by Becky Reeves
I had my first panic attack on Halloween, 2015. I was at a house party I shouldn’t have been at, around people I shouldn’t have been around, and feeling very uncomfortable. What started as awkward discomfort quickly turned into panic, and then into physical pain. I ran out of the house, pacing up and down the sidewalk in the middle of the night thinking “What the hell is wrong with my body?”. The heavy breathing and pacing turned into shortness of breath and a sharp deep pain in my chest. I couldn’t see or hear anything, I couldn’t feel anything but panic and fear. In that moment, I thought I was dying.
To those that have never had a panic attack, this may seem like an exaggeration, but those that have know what it feels like. Panic attacks are the result of panic disorder, depression, anxiety, or any combination of mental debilitations. A panic attack happens when your body goes into a hormonal ‘fight or flight’ mode even when there is no real danger. Flight or flight is a very useful natural sense for our bodies to have, but in the case of a non-threatening social event, it’s not only irrationally unnecessary, it’s embarrassing.
Anxiety has a way of trickling into every part of your life. What began as a seldom triggered social anxiety, turned into full blown social anxiety, and then into anxiety on my career path. I competed for the first time in the 2016 Barista Competition qualifying event, where I first experienced that “Oh my god what am I doing here? Who am I?” career anxiety. I did well, really well. I tied for second place in the west coast region, but when my score came out my instant thought was “Well, the judges obviously made a mistake and it’s going to be really embarrassing when they correct it.” Even after the top six was announced, with my name included, I still felt like an impostor. People all of the sudden cared about my opinion, and I felt like it was only a matter of time before I disappointed someone with my lack of knowledge or flare.
Going into the National Barista competition, I let that impostor syndrome eat at me, I let my anxiety make my decisions, and at nationals, I blew it. Now I know I didn’t actually ‘blow it’ I still did fine, but I didn’t do as well as I could have because I let my anxiety take control. I was too busy comparing myself to everyone else, I didn’t even try. Post competition I really felt that pressure to be ‘one of the best’. There were new expectations of me (mostly from myself) and new assumptions of my skills that made me doubt myself and my credibility even more.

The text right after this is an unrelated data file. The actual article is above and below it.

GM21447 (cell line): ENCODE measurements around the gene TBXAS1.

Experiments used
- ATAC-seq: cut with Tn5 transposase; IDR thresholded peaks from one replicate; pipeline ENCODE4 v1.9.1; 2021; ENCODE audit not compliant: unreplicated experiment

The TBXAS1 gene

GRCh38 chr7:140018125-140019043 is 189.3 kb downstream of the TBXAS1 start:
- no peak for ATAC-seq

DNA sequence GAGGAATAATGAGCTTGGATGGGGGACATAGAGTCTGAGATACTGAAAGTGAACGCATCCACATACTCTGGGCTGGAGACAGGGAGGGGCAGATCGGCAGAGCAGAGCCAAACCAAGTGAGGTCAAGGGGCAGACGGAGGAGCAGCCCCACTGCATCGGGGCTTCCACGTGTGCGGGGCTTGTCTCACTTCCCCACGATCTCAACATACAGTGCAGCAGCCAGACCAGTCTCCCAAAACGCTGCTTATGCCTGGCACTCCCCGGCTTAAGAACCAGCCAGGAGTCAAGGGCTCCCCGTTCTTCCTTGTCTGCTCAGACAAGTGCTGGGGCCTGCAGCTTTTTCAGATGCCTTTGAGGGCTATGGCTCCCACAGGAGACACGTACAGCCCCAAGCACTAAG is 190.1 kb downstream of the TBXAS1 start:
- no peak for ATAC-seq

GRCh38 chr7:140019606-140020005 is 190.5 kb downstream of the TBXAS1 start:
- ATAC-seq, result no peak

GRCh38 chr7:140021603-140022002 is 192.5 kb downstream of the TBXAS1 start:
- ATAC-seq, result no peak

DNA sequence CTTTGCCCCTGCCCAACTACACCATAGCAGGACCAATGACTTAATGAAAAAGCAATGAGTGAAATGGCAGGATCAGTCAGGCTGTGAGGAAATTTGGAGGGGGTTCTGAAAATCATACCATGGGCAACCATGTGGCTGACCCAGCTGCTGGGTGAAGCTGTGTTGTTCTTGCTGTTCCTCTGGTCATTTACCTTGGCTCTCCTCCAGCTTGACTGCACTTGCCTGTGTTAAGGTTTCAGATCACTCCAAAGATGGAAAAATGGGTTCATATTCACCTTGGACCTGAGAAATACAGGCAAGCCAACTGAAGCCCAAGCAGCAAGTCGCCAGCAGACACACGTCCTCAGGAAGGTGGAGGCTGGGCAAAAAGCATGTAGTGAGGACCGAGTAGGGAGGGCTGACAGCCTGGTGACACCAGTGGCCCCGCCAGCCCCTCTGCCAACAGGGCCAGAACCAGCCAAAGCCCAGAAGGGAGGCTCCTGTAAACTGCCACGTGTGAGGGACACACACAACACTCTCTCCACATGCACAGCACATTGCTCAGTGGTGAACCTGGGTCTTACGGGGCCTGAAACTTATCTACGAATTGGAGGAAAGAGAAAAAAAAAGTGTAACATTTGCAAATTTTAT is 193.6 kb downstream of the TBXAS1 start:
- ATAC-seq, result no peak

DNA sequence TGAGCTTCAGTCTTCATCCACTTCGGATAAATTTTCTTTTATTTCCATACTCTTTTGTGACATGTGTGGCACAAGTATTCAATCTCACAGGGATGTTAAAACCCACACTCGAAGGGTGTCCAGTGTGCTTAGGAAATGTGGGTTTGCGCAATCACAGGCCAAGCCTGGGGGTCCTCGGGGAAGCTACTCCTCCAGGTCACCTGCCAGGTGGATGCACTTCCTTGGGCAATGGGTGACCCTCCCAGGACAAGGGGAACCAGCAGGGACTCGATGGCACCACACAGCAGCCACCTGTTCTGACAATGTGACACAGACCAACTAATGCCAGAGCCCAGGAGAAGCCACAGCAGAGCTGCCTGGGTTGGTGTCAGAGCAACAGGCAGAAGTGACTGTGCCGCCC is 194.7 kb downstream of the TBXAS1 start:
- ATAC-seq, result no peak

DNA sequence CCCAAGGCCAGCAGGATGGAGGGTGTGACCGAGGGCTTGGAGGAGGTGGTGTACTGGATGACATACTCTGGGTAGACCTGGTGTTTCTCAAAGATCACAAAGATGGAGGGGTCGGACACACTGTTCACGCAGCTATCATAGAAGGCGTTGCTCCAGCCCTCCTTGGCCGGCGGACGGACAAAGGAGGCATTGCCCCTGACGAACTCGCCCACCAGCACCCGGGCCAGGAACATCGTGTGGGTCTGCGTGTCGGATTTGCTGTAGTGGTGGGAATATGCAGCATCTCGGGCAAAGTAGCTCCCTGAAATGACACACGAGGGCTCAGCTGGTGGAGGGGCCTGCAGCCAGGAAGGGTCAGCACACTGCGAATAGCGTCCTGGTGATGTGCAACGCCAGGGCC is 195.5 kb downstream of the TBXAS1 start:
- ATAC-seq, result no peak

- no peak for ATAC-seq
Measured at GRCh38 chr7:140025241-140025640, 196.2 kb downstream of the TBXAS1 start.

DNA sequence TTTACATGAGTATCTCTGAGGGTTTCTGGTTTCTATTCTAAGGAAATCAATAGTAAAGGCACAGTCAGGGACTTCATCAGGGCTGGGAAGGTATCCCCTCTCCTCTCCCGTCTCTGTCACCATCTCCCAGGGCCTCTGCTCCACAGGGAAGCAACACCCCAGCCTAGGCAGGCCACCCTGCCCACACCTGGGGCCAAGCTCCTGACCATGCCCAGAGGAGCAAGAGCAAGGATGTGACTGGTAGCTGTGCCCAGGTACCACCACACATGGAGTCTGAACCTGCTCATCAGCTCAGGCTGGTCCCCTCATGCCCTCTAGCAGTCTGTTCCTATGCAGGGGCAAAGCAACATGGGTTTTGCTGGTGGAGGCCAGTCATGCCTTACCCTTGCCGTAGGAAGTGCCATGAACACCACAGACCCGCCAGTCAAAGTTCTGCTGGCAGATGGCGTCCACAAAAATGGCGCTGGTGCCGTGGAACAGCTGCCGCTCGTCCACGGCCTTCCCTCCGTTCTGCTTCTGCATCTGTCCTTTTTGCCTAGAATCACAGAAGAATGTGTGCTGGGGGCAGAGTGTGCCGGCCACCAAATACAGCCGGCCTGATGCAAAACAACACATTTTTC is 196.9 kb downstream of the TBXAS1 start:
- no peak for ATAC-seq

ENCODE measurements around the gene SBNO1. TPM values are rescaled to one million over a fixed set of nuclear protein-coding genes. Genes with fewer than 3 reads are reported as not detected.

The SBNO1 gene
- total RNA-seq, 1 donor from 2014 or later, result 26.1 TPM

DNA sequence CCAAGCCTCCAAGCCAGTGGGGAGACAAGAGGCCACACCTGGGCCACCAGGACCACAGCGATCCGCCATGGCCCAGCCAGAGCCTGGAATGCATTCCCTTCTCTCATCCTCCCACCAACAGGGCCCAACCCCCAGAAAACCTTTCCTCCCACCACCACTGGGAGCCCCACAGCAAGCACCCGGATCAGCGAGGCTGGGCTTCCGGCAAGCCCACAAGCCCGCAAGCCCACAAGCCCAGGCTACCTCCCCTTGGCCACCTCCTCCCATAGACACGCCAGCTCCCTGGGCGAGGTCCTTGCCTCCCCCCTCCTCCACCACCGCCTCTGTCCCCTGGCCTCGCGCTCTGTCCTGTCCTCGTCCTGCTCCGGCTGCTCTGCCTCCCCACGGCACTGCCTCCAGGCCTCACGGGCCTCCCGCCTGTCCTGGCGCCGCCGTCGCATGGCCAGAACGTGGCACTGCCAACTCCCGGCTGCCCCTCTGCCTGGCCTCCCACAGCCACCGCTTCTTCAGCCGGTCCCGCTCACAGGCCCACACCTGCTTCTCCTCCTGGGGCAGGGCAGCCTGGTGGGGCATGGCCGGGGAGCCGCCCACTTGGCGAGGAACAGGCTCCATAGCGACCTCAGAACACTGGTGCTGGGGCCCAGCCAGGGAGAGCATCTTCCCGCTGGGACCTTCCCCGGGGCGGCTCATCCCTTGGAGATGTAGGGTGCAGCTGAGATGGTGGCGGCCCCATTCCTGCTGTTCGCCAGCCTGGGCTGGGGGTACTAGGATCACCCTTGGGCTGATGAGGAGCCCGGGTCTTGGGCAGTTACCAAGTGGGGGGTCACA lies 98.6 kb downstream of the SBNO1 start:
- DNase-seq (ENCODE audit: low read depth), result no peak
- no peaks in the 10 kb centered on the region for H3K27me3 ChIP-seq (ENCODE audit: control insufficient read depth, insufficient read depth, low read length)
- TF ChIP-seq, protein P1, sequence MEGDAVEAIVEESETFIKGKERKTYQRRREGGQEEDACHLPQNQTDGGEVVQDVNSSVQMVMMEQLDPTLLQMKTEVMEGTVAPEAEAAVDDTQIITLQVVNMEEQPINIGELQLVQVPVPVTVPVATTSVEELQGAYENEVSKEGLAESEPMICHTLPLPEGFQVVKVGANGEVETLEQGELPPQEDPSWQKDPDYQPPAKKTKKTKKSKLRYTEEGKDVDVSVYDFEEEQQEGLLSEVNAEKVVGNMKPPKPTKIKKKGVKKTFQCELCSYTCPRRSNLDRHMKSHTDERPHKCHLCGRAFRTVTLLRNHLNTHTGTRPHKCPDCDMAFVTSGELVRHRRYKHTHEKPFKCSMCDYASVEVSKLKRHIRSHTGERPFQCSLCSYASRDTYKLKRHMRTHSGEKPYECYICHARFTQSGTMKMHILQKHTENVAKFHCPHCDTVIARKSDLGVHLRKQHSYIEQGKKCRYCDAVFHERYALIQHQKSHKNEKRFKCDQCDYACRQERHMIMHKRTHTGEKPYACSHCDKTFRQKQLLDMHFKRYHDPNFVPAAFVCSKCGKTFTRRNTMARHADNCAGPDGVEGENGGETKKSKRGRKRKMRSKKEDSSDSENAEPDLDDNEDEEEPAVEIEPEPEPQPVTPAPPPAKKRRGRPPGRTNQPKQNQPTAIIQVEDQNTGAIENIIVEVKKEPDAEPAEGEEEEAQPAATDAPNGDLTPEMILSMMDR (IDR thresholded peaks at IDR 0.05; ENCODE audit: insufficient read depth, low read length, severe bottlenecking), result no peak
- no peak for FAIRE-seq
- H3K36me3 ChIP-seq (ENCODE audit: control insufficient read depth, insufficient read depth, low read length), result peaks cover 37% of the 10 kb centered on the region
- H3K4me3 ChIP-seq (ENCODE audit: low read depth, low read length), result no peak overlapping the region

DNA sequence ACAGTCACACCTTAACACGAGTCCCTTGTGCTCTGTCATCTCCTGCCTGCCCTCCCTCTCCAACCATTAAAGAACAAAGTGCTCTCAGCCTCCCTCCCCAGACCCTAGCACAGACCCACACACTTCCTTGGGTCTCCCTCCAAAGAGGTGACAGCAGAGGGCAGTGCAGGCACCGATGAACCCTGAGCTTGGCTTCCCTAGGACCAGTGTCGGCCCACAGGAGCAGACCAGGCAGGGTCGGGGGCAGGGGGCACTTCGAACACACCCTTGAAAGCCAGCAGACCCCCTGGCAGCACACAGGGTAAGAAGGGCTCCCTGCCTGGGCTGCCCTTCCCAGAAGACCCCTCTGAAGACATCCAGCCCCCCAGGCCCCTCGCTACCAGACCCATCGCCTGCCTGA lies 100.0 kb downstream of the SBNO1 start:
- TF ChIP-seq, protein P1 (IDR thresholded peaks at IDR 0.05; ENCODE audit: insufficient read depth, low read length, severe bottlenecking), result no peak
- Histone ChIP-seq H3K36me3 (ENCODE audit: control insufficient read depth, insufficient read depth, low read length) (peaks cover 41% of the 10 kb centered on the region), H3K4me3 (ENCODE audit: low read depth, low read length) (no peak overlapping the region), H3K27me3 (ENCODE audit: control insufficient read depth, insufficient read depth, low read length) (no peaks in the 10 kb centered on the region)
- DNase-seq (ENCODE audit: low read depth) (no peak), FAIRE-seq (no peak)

As I started to open up and talk about these issues with other women in the industry, I realized just how common career anxiety is. Successful, beautiful, talented women that I look up to had the same issues as me. These were women who had their names on magazines, owned their own businesses and had tens of thousands of followers on Instagram, how could these pioneers of women in coffee deal with impostor syndrome and anxiety? I even remember reading an article about Beyonce and her experiences with anxiety. BEYONCE. If the most perfect women in the entire world can deal with an issue that millions of women work through everyday, why do some people feel so alone in this?
As I found out success doesn’t make your anxieties just disappear, it often amplifies them.
Anxiety disorders are the most common mental illness in the U.S., affecting 40 million adults in the United States age 18 and older, or 18% of the population. Anxiety disorders develop from a complex set of risk factors, including genetics, brain chemistry, personality, and life events. Women are twice as likely to deal with an anxiety disorder compared to men.